Set of Black Upper and Lower Rear Tubular Control Arms for all 1979, 1980, 1981, 1982, 1983, 1984, 1985, 1986, 1987, 1988, 1989, 1990, 1991, 1992, 1993, 1994, 1995, 1996, 1997 and 1998 Mustangs.
For the everyday casual driver, but the spirited driver needs something a bit more durable. This set of Black Upper and Lower Rear Tubular Control Arms for all 1979-1998 Mustangs are just what you need!
These replacement tubular control arms will fit directly in place and swap out the old factory stamped steel control arms in all 1979, 1980, 1981, 1982, 1983, 1984, 1985, 1986, 1987, 1988, 1989, 1990, 1991, 1992, 1993, 1994, 1995, 1996, 1997 and 1998 Mustangs. This control arms in this kit are constructed from brawny, reliable tubular steel. Thick and stout, these arms provide the support and firmness in the suspension you want, while the sleek, smooth black paint, adds a touch of flair and style to this upgrade.
This kit includes mounting hardware as well as new, upgraded polyurethane bushings that provide stiff, rigid support for a dramatically increased overall performance. These hard bushings and strong control arms will help reduce the wheel hop resulting from weaker arms bending. The reinforcement and augmented strength added by this kit will improve your Mustang's launches and heighten the control and precision of handling and maneuvering.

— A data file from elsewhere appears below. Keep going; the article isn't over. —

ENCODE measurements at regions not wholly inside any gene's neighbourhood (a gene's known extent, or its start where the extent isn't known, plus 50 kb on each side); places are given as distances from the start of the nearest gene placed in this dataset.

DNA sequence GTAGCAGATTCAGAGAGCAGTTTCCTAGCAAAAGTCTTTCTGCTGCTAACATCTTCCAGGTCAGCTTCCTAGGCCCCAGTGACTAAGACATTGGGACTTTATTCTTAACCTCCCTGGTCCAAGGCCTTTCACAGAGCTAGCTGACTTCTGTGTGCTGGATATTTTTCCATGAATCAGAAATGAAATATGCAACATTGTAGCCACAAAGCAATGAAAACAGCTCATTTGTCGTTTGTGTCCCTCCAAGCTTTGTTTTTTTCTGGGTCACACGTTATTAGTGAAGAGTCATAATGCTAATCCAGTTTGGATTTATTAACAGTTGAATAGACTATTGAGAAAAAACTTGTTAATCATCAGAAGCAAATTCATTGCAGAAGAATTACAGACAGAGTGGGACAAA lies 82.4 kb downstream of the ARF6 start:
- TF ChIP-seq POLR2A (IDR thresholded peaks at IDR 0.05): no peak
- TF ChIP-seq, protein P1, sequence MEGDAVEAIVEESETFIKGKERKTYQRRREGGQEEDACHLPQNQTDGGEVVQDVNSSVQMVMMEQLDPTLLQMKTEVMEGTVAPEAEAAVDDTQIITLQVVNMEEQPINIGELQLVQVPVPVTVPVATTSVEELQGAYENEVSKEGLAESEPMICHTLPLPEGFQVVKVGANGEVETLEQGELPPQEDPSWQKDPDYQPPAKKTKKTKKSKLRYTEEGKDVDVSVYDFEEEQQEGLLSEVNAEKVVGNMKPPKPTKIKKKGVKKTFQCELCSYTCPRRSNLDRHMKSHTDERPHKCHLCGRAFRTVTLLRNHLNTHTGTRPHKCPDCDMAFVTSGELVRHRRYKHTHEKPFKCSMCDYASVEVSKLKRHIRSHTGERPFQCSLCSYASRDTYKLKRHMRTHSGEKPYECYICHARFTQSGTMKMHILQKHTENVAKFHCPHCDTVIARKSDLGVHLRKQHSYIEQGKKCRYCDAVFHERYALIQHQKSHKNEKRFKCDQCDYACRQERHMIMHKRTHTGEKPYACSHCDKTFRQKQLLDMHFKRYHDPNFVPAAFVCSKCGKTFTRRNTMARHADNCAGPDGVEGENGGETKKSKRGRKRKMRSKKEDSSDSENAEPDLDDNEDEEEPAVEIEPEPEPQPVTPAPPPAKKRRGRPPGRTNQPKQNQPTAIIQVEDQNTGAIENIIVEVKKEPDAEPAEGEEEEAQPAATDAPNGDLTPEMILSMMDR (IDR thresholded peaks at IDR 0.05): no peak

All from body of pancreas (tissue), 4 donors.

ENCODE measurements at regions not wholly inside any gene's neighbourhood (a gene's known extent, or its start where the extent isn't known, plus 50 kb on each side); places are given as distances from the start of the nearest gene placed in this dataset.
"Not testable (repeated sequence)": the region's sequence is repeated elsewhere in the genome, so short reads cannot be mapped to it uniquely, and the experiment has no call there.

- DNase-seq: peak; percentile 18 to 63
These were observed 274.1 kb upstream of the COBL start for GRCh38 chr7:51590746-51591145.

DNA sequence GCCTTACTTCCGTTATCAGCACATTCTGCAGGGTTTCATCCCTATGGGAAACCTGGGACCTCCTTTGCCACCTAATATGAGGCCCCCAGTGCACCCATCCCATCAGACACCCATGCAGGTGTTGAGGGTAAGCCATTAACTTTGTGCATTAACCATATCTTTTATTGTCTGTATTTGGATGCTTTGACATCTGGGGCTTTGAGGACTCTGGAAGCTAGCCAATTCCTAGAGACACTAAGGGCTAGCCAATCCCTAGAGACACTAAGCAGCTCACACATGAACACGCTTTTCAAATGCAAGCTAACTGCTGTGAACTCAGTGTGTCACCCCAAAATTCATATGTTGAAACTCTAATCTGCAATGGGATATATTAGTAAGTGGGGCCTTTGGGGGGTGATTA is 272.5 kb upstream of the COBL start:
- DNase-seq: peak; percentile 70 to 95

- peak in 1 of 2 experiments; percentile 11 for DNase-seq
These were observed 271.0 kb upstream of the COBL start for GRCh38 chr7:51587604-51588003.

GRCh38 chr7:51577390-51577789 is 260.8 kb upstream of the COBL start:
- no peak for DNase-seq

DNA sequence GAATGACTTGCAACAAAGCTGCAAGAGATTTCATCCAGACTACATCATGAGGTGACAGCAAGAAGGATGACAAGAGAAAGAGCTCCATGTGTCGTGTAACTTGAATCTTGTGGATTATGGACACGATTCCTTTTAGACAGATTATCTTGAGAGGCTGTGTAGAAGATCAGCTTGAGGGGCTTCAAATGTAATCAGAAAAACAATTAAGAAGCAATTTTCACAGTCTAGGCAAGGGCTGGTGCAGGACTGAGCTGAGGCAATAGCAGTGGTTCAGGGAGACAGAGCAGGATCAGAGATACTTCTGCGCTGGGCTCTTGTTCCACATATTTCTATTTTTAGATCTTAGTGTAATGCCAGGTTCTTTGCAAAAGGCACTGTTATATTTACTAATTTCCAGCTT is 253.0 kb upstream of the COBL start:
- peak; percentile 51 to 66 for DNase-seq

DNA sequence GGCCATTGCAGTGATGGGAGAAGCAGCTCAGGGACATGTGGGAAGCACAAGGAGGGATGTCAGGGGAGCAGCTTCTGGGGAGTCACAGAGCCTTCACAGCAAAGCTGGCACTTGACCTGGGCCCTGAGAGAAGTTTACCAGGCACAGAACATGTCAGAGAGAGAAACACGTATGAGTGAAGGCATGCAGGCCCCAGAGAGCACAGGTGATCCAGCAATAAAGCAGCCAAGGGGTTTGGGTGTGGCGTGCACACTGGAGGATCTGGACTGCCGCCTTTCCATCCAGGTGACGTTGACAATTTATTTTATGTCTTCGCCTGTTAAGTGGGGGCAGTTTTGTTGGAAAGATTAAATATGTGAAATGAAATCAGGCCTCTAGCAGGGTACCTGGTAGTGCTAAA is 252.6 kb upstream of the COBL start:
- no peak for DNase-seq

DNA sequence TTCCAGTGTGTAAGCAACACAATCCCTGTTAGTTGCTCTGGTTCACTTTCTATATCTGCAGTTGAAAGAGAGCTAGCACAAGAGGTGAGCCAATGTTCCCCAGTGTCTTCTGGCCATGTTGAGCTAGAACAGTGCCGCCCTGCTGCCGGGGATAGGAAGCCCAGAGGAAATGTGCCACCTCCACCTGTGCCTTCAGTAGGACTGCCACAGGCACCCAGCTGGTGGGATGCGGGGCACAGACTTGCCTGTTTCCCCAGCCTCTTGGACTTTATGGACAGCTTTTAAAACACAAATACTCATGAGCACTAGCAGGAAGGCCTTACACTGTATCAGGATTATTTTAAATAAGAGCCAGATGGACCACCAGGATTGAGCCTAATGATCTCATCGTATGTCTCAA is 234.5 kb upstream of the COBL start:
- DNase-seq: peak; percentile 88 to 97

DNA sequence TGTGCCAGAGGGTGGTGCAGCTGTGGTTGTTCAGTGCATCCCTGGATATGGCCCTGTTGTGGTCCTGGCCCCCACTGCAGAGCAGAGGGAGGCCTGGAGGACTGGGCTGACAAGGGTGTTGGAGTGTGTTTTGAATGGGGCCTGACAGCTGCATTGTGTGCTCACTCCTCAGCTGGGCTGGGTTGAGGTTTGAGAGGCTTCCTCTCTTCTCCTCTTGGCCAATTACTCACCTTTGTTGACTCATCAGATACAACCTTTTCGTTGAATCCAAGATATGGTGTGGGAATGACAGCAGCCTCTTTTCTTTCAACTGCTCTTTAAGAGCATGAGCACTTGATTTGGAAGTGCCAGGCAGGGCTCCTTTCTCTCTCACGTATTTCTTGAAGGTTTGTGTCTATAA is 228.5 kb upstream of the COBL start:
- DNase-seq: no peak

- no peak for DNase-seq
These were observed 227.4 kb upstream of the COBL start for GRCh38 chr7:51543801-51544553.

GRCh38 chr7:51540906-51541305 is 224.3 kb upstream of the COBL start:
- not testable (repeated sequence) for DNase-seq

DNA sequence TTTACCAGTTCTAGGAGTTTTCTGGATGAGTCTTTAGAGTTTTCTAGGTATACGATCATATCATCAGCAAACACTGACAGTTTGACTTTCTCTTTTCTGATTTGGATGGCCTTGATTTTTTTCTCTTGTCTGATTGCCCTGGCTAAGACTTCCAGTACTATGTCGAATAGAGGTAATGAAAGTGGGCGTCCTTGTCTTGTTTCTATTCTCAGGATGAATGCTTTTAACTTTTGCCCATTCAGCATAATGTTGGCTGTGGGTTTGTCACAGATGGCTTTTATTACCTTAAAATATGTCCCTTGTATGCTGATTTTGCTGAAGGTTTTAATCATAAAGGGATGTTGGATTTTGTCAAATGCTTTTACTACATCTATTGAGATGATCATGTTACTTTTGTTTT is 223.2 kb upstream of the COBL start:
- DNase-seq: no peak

Don't be content to settle with the stock control arms that tend to deflect, flex and bow during feisty, vigorous driving. CJ Pony Parts has hundreds of suspension parts for your Mustang so you can make the necessary upgrades to feel confident, safe and smart, when you really lay into her and push your pony to the extreme!
Product ReviewsWrite a review
Will they fit a 2000 mustang with a V6?
What kind of grease should the bushings be greased with? I've read about someone using the wrong grease and destroying the bushings. How often should they be greased?
Will tubular control arm kit stop wheel hop?
Will this kit fit a 2004 mustang. .
are there replacement bushings (12) available in kit form for these arms,
I have a 1998 Mustang Cobra SVT and would like stock replacement trailing arms and control arms with the bushings. Which is the correct part for the Cobra?
Can the factory quad-shocks be eliminated with these installed?